In 1810, the daughter of John and Abigail Adams, Abigail “Nabby” Adams Smith (1765-1813) was diagnosed with breast cancer. She underwent a grueling mastectomy—without anesthesia. Unfortunately, she still eventually died from the disease three years later.

Breast cancer was often called the “nun’s disease” because of the high incidence of nuns affected by the cancer.

Breastfeeding has consistently been shown to reduce breast cancer—the greater the duration, the greater the benefit.

Nurses who work night shifts and flight attendants who have circadian rhythm disruption have a higher risk of breast cancer with long-term employment. The International Agency for Research on Cancer recently concluded that shift work, especially at night, is carcinogenic to humans.

Currently a woman living in the U.S. has a 12.1% (or 1 in 8) chance of being diagnosed with breast cancer. In the 1970s, the risk was 1 in 11. The increase is most likely due to longer life expectancy as well as changes in reproductive patterns, longer-term menopausal hormone use, increased obesity, and increased screening.

Approximately 1.2 million cases of breast cancer are diagnosed around the world each year. About 75% are found in women over age 50.

The American Journal of Clinical Nutrition reports a higher risk of breast cancer in women who take multivitamins.

Research has found that pomegranates may help prevent breast cancer. Chemicals called ellagitannins block the production of estrogen, which can fuel some types of breast cancer.

Breast cancer was one of the first cancers to be described by ancient physicians. For example, physicians in ancient Egypt described breast cancer more than 3,500 years ago.

In 400 B.C., Hippocrates describe breast cancer as a humoral disease caused by black bile or melancholia. He labeled cancer karkinos, meaning “crab,” because the tumors seemed to have tentacles which looked like the legs of crab. To disprove the theory that breast cancer was caused by an imbalance of the four body humors, namely an excess of bile, French physicians Jean Astruc (1684-1766) cooked a slice of breast cancer tissue and a slice of beef and then chewed both. He said that because they tasted exactly the same, breast cancer tumor does not contain bile or acid.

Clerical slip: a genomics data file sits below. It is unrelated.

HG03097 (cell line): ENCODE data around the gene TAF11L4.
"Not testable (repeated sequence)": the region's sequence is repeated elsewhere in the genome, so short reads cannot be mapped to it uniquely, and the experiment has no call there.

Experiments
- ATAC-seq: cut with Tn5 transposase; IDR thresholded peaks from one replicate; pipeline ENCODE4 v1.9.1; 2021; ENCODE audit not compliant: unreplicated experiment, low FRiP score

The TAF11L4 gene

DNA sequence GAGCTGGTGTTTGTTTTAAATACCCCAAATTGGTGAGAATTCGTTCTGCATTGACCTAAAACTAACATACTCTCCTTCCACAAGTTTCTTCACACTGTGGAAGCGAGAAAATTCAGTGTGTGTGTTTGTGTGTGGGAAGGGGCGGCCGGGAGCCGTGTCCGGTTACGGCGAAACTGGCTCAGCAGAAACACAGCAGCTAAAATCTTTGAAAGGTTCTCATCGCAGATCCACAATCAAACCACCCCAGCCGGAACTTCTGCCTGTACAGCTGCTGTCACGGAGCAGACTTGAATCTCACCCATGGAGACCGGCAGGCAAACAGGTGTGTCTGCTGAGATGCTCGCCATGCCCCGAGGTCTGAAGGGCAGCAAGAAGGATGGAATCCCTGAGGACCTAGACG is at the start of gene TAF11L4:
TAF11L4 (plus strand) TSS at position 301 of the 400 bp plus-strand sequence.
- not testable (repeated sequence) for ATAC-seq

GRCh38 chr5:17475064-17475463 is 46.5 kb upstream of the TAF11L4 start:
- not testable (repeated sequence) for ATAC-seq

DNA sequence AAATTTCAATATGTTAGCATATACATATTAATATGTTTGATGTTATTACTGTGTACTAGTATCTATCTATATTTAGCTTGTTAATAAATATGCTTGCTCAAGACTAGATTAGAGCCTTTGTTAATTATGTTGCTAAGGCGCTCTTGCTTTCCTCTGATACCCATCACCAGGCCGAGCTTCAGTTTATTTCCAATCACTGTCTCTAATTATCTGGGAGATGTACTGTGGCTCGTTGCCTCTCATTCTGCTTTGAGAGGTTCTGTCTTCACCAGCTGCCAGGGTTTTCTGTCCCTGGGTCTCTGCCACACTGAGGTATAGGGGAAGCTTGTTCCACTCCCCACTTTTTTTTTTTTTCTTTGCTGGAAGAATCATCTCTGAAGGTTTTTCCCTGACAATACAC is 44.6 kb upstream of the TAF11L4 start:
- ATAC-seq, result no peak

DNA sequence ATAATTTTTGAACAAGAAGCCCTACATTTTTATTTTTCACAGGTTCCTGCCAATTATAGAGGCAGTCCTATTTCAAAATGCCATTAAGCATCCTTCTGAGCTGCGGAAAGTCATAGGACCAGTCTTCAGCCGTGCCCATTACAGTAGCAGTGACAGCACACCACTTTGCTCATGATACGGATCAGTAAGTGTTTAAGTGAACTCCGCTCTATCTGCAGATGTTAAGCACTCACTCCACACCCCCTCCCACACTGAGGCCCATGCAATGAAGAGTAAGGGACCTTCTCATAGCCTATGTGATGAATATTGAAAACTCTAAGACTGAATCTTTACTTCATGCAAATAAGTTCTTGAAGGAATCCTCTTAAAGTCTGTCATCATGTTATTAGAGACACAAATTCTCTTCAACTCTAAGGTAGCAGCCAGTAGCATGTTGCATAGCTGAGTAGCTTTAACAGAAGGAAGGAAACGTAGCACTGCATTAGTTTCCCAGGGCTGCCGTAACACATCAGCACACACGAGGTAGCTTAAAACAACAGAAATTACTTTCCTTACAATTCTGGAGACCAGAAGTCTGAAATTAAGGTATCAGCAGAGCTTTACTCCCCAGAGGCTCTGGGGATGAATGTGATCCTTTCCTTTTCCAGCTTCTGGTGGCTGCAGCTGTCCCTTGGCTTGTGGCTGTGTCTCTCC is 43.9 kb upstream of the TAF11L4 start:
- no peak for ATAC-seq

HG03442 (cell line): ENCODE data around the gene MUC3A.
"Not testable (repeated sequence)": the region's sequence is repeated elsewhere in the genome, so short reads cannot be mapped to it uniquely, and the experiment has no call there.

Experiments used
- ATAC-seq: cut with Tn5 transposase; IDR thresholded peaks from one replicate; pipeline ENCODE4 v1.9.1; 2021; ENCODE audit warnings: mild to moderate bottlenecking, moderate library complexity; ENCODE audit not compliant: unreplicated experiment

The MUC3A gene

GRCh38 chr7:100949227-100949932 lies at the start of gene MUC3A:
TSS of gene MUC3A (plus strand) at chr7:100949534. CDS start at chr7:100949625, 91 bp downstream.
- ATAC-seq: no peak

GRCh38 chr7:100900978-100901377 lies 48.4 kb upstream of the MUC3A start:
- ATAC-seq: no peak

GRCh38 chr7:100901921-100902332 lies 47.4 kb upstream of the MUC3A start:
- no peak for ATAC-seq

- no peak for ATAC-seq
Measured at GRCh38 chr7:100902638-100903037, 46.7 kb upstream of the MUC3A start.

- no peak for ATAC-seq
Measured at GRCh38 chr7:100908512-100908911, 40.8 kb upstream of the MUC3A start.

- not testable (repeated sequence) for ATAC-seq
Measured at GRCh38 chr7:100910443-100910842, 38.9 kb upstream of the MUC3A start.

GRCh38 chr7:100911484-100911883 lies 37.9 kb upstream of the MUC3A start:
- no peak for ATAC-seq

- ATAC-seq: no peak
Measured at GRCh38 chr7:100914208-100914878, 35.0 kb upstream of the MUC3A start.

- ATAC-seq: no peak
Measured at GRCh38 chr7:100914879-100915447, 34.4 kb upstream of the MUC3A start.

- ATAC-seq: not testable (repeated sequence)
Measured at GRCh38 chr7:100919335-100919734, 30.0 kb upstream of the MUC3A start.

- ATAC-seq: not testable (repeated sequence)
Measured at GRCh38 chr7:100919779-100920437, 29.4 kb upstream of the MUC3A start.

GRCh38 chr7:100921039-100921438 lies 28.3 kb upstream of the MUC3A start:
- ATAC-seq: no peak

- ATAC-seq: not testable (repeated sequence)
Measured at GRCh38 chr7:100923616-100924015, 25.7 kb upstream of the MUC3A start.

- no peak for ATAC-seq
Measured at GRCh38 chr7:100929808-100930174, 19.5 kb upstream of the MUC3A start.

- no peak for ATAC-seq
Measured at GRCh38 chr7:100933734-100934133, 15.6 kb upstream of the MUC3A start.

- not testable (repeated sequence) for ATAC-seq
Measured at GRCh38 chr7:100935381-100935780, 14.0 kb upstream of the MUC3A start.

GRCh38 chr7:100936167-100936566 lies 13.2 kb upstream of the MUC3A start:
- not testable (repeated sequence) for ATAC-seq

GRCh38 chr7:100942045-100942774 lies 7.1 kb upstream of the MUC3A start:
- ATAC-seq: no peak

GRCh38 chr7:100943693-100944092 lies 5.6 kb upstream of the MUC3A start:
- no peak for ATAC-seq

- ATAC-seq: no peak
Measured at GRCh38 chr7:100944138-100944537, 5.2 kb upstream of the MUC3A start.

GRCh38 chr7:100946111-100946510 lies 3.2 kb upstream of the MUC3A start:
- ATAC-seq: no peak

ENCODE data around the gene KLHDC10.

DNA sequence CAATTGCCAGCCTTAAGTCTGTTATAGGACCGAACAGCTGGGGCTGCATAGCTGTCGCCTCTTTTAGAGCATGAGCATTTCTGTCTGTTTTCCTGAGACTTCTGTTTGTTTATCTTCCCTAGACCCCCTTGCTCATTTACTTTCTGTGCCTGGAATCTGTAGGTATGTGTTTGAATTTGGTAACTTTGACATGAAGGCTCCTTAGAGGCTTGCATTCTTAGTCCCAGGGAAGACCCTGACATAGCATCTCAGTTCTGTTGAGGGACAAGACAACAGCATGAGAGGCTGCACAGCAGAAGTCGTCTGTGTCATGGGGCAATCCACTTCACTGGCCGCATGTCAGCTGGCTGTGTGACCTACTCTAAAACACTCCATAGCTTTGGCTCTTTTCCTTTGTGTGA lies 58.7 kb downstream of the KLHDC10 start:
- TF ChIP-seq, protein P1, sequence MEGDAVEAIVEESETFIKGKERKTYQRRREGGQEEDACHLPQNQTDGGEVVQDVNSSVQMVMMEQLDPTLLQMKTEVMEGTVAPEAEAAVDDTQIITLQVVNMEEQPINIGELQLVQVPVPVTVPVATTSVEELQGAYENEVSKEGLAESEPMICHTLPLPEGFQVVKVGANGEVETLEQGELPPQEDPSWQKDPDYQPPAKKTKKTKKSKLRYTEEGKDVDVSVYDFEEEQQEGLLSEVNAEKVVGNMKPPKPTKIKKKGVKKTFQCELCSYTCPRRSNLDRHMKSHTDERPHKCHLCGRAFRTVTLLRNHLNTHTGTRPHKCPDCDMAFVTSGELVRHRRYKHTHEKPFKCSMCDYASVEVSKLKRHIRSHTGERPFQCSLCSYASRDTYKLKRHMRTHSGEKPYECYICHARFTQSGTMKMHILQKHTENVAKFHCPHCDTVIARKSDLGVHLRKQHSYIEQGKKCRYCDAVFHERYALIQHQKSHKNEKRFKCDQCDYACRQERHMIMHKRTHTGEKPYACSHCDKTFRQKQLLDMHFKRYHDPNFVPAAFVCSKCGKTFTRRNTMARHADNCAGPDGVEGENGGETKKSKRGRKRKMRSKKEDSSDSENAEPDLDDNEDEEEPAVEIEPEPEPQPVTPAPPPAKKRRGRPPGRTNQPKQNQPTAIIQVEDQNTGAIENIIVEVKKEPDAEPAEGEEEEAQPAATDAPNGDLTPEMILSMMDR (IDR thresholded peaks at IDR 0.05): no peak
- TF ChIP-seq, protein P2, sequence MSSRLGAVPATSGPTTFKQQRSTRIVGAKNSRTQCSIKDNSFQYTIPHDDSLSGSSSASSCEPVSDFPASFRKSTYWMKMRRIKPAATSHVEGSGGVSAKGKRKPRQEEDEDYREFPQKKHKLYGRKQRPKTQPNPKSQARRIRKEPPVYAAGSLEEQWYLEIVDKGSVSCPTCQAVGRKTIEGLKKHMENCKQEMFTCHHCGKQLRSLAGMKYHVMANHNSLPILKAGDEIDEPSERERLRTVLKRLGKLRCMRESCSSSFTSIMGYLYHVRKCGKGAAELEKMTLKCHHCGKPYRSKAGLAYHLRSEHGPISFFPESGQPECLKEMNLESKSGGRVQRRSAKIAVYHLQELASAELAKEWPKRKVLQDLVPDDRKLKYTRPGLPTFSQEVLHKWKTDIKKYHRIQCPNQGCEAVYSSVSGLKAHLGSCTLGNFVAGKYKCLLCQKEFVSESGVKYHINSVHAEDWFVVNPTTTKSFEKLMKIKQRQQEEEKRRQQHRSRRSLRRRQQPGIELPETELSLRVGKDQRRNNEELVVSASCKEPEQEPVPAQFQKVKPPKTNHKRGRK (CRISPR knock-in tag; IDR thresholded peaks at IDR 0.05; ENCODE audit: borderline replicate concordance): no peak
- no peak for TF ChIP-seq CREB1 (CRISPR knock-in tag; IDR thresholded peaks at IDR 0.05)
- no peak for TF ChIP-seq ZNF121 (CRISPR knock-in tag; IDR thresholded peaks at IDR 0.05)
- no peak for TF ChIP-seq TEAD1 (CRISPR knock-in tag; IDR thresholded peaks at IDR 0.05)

Not all lumps that are found in the breast are cancerous but may be a fibrocystic breast condition (disease), which is benign.

Researchers speculate that left-handed women are more prone to developing breast cancer because they are exposed to higher levels of certain steroid hormones in the womb.


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1 Response to Breast Cancer Awareness: History, Facts, Trivia, and More!

  1. Raymond E Sullivan, M.D. says:

    I have a new book coming out in the not too distant future about Abigail Nabby Adams Smith’s battle with breast cancer to be titled: A Long Journey Home. Keep up the good work. Dr. Ray Sullivan